On December 2, the University of Vermont announced cuts to twenty-four majors, twenty-seven minors, and four master’s programs in its College of Arts and Sciences. The geology, classics, and religion departments will be closed. Others will be consolidated, likely after cuts to faculty and programming. The German and Italian majors will go. The program in Vermont studies will be cut, along with the university’s master’s program in historic preservation. In all, twelve of the college’s fifty-six majors, eleven of its sixty-three minors, and four of its ten master’s degree programs will be eliminated. The announced cuts came only from the College of Liberal Arts, a strategic choice nowhere addressed or defended. The memo from Dean Bill Falls described a “data-informed process” used to identify “low enrollment programs” over the last three academic years.
The summoning of data to determine which areas of humanistic inquiry should be cut forever from a university suggests an irony that a liberal arts student would appreciate. “Data” seem to many in higher education to be unassailable: they tend to end the conversation. Yet the question with data is always how their parameters have been set by living, inevitably interested, actual humans, and how they are then, in turn, expressed in narrative form. What comes out depends very much on what was put in. In the case of UVM, the data reflect a very circumscribed evaluation of a program’s worth based solely on a narrow band of its enrollment figures, and over a very limited period of time, three years. And the data may have measured performance in programs that had been disadvantaged by the university. If I collect data on an unplugged toaster, they will show no activity during the period during which its cord dangled down from the counter.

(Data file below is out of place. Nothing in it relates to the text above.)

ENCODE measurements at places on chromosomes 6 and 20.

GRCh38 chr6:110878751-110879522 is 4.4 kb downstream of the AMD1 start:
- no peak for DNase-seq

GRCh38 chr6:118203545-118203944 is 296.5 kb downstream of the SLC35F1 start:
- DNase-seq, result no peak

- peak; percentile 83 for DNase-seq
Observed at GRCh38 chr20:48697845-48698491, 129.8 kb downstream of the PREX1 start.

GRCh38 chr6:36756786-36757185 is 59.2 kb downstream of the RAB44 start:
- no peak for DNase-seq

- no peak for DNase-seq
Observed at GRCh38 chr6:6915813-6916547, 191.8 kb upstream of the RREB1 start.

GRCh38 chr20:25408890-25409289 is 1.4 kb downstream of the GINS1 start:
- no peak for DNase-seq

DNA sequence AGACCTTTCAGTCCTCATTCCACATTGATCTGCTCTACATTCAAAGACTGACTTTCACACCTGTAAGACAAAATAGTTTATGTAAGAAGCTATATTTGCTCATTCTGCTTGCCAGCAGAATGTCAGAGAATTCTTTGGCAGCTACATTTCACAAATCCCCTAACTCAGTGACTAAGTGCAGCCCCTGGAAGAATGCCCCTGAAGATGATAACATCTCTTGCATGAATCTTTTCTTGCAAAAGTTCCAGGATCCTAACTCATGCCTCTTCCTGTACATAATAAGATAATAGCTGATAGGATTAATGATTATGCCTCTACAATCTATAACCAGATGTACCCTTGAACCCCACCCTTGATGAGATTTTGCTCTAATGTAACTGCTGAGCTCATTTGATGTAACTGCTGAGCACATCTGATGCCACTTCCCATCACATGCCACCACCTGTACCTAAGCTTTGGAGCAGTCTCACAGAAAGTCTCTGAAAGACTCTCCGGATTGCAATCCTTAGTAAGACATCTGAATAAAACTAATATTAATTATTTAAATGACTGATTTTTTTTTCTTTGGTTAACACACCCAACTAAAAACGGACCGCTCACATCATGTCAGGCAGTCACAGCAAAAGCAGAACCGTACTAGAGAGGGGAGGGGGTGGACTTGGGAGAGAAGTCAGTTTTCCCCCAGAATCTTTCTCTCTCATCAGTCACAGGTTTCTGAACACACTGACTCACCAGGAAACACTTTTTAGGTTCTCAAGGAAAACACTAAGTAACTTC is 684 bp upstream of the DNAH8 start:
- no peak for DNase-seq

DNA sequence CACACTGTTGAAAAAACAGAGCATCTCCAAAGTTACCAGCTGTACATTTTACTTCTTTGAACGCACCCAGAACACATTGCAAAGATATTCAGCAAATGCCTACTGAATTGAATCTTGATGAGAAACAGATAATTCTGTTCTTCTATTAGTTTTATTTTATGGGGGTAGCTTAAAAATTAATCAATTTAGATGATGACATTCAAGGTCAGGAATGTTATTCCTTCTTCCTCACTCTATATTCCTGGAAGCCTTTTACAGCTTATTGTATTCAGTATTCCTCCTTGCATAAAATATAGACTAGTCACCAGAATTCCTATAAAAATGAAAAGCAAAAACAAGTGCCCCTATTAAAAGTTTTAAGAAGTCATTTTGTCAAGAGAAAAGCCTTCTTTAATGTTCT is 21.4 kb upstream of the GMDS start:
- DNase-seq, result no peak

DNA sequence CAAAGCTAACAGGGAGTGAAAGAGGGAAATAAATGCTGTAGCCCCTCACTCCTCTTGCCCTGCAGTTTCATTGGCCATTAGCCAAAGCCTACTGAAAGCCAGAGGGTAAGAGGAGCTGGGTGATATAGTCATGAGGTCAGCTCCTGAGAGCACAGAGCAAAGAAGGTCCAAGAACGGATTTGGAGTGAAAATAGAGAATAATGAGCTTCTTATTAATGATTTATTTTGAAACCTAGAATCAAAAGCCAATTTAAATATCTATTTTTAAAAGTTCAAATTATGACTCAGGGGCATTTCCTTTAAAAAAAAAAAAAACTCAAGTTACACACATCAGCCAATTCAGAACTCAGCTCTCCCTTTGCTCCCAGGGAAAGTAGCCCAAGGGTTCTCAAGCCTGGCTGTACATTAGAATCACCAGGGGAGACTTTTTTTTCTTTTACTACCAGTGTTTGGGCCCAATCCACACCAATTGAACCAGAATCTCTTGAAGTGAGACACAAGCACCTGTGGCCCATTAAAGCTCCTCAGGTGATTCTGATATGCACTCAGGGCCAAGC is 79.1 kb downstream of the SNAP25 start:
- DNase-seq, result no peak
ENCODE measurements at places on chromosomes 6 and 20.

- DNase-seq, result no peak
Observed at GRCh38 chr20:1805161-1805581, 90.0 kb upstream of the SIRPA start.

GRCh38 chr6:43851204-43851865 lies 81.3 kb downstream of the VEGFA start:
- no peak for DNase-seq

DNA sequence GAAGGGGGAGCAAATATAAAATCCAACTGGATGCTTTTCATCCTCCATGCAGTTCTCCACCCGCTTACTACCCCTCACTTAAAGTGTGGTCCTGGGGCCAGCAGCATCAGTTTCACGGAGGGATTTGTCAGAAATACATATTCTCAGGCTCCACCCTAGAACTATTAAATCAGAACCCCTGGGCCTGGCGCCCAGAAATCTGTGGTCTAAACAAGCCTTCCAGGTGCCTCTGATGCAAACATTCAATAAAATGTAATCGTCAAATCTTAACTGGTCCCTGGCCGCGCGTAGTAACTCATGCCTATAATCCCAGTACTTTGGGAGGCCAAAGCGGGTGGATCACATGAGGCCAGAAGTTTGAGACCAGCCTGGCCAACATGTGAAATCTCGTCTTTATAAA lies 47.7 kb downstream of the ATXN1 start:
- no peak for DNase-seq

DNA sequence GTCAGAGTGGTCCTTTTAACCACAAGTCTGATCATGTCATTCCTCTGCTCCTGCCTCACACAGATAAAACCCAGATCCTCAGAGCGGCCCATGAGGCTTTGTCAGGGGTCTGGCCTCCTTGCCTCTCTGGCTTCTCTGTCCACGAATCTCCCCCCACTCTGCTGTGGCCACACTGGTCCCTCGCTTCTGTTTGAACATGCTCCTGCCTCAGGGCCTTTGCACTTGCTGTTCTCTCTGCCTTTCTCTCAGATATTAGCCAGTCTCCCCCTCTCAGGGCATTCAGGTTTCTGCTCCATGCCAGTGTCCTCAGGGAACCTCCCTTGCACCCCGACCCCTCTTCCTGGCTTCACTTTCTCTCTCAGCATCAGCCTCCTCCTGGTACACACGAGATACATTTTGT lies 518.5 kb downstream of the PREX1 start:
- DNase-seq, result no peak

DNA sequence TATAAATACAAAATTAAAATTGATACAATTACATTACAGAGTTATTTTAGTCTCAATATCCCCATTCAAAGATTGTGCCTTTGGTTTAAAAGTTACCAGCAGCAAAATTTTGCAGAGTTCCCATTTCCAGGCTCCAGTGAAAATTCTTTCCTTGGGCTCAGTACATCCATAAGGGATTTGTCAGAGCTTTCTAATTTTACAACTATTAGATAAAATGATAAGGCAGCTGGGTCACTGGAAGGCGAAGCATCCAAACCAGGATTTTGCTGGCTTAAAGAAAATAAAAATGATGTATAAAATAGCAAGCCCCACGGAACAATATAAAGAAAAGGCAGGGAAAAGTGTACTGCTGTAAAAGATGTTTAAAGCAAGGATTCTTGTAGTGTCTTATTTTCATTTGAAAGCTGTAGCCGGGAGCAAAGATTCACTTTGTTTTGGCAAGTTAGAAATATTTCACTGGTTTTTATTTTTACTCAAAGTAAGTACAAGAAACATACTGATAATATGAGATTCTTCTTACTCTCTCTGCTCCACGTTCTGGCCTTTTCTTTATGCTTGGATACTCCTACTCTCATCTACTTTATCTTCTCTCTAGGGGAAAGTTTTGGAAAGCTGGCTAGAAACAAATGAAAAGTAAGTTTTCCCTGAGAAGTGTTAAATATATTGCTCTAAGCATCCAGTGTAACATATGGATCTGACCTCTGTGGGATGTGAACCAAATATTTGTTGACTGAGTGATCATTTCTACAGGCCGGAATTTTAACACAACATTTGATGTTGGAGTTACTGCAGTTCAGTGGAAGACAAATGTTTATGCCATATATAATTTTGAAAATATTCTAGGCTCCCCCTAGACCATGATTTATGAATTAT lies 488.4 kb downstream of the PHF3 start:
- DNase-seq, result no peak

The reasons that a department might find itself on the block appear to vary from case to case. Not every “low enrollment” program will be cut; with the exception of geology, the cuts fall most heavily on languages and the humanities. Classics has graduated an average of 2.1 majors per year during the three-year period under review, while supporting four tenured professors and a lecturer. Religion seems to have the opposite problem: its major has shown “a modest increase” in enrollments, but pending retirements mean that, with a hiring freeze, there soon won’t be enough faculty to teach its students. Geology, according to the memo from Dean Falls, has suffered from “an increased interest in Environmental Studies,” which suggests that the pool of students entering the discipline has grown, though many of them now enter through a different door.
The data do not show how many students choose to study any of these fields in adjacent departments, but one would assume that, if the university wanted to keep its geology department, some of those environmental studies students might be enticed to move. The same is true of English or history majors moving to classics or religion. Students sometimes have to be shown the way to small departments, but when they turn up there, they often find a home. Nor do the data have much predictive value about the future demand for these programs. All it takes is one splashy cultural artifact to swell an obscure program’s enrollments. Donna Tartt’s The Secret History did that for classics in the 1990s; some of the popularity of medieval studies courses today can be traced back to Harry Potter.